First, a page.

Talley speaks about ECPS – Source: Daily Southerner

TARBORO — Dr. Wayne Talley served Edgecombe County Public Schools (ECPS) as superintendent for 13 months. Monday finalized Talley’s resignation, while Tuesday marked the beginning of Dr. Dell Burns new career.

Even though Talley is excited to spend more quality time with his wife and children, he still stores wondrous memories as superintendent that he will never forget. (Read more)

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Video/Pictures – Breaking News: Dr. Adelphos (Del) Burns Was Sworn In As Interim Superintendent For Edgecombe County Public Schools Beginning Tomorrow Instead Of October 1, 2011

Edgecombe County Public Schools

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Rocky Mount NC: Utilities employees given history lesson on rates–Source: Rocky Mount Telegram

Rocky Mount Public Utilities Director Rich Worsinger gave a presentation to a group of utility employees Thursday in an effort to better educate them about many of the questions customers commonly ask.

The presentation — which Worsinger designed for the public before realizing employees could benefit from it too — includes the history of why the city got into providing utilities, the city’s debt status, how the city’s rates compare and easy tips to conserve energy. (Read more)

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Utilities

Homegoing for William Wade Lyons Pinetops NC

My condolence goes out to the Lyons family on the loss of your love one William Wade Lyons.

Script.: Read Eccles. 3 and know, “To every thing there is a season, and a time to every purpose under the heaven:”

Song: God Is Taking Us Away – Rev. James Cleveland and the Southern California Choir

The Obituary

More obituaries

‘Rogue’ author speaks out on Sarah Palin: ‘She is a vindictive hypocrite’ and an ‘utter fraud’

Joe McGinniss, the author of the upcoming salacious new book about Sarah Palin–"The Rogue"–that has the sent the political and sports worlds in a frenzy, appeared in a segment on the Today show on Thursday. (Read more)

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Sarah Palin

AFRICAN AMERICAN TEENAGER WINS CASE AGAINST LOWER MERION SCHOOLS: She is to be compensated for the loss of years of meaningful education

After listening to testimony over eight days, an administrative hearing officer ruled that the Lower Merion School District denied its 17-year old African American high school student, C.H., a free and appropriate public education, June 2009. C.H. is a student with learning disabilities in mathematics, reading and writing. She aspires to attend college. Her compensation includes, but is not limited to, intensive instruction from Lindamood-Bell Learning Processes in Bryn Mawr. (Read more)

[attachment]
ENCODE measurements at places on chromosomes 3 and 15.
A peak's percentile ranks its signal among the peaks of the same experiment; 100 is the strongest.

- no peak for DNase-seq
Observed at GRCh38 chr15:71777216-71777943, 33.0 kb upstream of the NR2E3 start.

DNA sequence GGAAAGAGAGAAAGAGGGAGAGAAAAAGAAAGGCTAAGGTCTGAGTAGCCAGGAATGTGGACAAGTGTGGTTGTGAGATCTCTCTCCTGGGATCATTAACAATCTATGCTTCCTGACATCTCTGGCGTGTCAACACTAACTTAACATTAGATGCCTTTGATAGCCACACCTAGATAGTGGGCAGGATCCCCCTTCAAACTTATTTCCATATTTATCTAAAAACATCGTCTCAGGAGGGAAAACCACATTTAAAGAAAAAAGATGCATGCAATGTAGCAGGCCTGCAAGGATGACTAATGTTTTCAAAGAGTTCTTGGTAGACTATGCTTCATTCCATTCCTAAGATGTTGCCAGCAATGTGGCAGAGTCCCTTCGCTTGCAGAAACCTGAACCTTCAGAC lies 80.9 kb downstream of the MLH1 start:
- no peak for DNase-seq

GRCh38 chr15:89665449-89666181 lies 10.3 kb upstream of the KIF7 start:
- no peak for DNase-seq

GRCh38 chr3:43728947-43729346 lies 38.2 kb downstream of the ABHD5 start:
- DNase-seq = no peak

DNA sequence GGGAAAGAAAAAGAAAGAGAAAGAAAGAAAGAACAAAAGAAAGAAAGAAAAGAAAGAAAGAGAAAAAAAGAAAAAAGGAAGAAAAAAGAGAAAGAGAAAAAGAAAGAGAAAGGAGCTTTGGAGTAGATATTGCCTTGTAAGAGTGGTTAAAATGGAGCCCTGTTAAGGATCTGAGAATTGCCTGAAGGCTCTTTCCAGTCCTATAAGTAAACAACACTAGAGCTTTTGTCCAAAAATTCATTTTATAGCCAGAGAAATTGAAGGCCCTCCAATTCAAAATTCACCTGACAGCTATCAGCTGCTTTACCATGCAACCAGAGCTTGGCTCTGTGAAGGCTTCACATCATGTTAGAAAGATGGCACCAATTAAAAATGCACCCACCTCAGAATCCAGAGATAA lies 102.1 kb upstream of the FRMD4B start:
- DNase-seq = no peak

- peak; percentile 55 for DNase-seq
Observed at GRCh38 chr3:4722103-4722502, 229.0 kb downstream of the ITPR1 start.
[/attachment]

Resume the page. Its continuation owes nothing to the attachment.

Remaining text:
See related:

Concerned Black Parents Inc.

Newsletter from the Office of Rep. Angela Bryant

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AROUND THE DISTRICT & MORE

· THE 10th Annual Educational Forum – Issues Affecting Our Community. Honorable Carol Allen White & Staff will be hosting an educational forum on September 17, 2011. For more information contact Kim Harrell, Zee Powell, Samantha Eason, England Dancy, Fay Smith at 252-824-3200. Free to the public.

· The North Carolina Justice Center and AARP North Carolina will host a FREE Luncheon for Older Adults and Caregivers On Health Care Issues, Wednesday, September 21, 2011 at 11:30 a.m. to 2:00 p.m. at OIC Community Health Education Center, 1060 Pinehurst Drive, Rocky Mount, NC 27801. *** Come early at 10:30 to get a quick medical screening in OIC’s Mobile Medical Unit. * To reserve your space, contact OIC at 252-212-3461 or Nicole Dozier at nicole@ncjustice.org or 919-856-2146.

· The NC State Conference of the NAACP Education, Expectations and Incarceration: A Look at How Resegregation, High-Stakes Testing and the School-to-Prison Pipeline Marginalize Our Children. The Fifth Annual Romallus O. Murphy CLE, Wednesday, October 12, 2011, at 11:30am High Point, NC. Four (4.0) hours of CLE credit have been requested from the North Carolina State Bar For Details and Registration information call NC NAACP at 1-866-626-2227.

DISASTER INFORMATION

DISASTER UNEMPLOYMENT ASSISTANCE

Survivors in all of the 35 federally declared counties for the Individual Assistance program (see list in Summary section) who became unemployed as a direct result of Hurricane Irene, may be eligible for unemployment insurance benefits under the Disaster Unemployment Assistance program. Business owners affected by the storm may also qualify for benefits.